The 1967 International and Universal Exposition, or simply Expo 67, was the General Exhibition Category 1 World’s Fair held in Montreal, Quebec, Canada from April 27 to October 29, 1967. It was considered to be the most successful World’s Fair of the 20th century, with over 50 million visitors and 62 nations participating. It also set the single-day attendance record for a world’s fair with 569,000 visitors on its third day.
Expo 67 coincided with the 100th anniversary of Canadian Confederation and was the country’s main Centennial event. The 1967 fair was originally intended to be held in Moscow, to help the Soviet Union celebrate the 50th anniversary of the Russian Revolution but, for various reasons, the Soviets decided to cancel, and Canada was awarded it in the fall of 1962.
The project was not originally overwhelmingly supported in Canada. It took the determination of Montreal’s mayor, and a new team of managers, to guide it past political, physical and temporal hurdles. Defying even a computer analysis that said it could not be done, the fair opened on time.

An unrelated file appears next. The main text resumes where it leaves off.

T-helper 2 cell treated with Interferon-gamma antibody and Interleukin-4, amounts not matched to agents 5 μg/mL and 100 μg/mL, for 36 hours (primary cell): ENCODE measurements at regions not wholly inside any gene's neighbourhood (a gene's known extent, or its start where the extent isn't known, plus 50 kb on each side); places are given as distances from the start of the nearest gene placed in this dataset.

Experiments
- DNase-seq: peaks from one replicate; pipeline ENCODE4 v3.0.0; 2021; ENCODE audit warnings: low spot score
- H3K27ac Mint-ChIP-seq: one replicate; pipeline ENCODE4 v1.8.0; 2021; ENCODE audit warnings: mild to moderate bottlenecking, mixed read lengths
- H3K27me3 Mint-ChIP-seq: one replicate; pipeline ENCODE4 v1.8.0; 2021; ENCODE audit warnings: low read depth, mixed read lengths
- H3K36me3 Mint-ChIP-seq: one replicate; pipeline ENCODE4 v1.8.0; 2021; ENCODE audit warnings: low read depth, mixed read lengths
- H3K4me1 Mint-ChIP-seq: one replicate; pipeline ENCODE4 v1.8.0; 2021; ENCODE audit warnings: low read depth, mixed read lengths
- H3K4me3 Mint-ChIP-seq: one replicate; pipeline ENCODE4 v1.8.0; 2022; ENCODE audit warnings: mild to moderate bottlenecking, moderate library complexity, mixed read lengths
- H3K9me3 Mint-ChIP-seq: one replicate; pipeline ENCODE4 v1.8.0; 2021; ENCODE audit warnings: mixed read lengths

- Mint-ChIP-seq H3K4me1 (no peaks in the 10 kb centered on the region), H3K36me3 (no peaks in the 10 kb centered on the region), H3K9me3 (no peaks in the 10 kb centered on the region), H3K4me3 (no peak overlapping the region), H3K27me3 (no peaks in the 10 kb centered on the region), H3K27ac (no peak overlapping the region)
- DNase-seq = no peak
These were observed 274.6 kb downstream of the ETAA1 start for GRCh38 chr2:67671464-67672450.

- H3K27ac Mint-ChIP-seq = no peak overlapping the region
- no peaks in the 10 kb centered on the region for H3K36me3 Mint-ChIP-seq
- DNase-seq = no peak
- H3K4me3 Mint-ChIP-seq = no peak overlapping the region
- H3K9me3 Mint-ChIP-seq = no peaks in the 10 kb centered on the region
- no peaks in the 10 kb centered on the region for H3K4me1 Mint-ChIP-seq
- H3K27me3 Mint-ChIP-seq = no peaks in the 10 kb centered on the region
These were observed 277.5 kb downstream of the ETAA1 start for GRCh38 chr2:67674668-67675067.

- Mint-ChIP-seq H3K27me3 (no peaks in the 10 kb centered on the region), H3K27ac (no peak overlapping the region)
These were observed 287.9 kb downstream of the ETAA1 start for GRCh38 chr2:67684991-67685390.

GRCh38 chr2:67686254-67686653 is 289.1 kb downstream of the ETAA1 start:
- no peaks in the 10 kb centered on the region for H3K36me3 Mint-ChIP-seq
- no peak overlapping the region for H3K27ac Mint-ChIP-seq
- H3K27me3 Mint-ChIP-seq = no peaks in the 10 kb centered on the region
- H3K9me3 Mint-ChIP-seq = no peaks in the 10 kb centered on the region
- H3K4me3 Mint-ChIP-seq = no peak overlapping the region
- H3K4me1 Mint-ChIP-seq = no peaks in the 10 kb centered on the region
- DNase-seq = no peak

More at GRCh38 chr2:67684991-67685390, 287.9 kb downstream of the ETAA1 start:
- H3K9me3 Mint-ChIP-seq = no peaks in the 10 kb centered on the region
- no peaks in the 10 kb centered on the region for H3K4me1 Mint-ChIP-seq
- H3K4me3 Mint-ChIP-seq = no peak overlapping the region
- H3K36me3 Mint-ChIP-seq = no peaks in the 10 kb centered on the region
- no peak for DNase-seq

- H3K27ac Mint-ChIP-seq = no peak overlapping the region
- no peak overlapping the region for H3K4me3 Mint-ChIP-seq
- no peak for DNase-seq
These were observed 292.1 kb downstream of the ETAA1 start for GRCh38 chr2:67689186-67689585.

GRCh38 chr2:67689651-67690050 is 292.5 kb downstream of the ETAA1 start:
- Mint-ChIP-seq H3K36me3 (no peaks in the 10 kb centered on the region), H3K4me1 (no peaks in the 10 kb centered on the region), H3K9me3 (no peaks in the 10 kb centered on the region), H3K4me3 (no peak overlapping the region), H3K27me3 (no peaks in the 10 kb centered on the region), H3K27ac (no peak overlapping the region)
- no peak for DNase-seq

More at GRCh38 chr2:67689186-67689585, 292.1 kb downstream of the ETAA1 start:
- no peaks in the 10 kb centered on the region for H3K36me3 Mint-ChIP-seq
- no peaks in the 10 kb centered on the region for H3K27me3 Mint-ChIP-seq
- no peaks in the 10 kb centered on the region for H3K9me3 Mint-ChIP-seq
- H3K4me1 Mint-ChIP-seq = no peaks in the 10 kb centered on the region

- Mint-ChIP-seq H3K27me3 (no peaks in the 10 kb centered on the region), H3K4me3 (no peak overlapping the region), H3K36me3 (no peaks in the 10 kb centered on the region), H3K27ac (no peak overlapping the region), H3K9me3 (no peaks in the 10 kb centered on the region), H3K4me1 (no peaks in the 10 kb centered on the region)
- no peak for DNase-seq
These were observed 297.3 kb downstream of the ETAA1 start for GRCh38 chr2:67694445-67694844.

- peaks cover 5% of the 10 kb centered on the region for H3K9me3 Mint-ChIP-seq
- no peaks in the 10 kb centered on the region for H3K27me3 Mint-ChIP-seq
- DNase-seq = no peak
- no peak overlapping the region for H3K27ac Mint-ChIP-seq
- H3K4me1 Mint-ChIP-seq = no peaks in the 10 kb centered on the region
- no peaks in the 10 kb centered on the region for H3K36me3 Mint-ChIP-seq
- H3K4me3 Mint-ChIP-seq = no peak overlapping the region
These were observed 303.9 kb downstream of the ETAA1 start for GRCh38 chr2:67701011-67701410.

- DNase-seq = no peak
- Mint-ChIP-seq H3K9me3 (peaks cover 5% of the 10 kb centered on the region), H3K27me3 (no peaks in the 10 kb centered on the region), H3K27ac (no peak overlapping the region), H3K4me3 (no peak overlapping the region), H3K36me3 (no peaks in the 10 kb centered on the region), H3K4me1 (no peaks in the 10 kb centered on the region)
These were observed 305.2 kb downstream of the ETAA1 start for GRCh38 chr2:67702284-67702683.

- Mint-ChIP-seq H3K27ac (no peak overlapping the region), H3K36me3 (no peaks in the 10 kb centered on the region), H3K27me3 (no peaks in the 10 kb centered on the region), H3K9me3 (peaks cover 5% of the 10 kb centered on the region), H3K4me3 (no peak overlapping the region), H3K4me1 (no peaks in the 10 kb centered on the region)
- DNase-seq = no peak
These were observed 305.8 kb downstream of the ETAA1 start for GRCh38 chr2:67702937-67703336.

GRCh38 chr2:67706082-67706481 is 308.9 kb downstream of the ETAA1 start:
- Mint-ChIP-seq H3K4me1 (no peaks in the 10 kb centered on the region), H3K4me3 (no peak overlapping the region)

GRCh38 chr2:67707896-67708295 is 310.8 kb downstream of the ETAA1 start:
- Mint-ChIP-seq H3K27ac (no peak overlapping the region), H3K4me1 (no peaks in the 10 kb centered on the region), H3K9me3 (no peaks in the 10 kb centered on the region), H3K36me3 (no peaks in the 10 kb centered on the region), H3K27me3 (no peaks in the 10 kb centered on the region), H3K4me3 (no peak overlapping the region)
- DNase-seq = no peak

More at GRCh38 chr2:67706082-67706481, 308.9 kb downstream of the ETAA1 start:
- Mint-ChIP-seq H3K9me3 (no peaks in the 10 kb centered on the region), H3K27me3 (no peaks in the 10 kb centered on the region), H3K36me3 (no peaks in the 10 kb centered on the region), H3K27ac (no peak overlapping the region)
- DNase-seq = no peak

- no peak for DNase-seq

After October 1967, Expo 67 lived on as an exhibition called Man and His World during the summer months, from 1968 until 1981. By that time, most of the buildings had fallen into disrepair and were dismantled. Today, the islands that hosted the world are mainly used as parkland and for recreational use, with only a few remaining structures from Expo 67 to show that the fair was held there. To this day, most Canadians from that time still regard it as one of the country’s finest cultural achievements.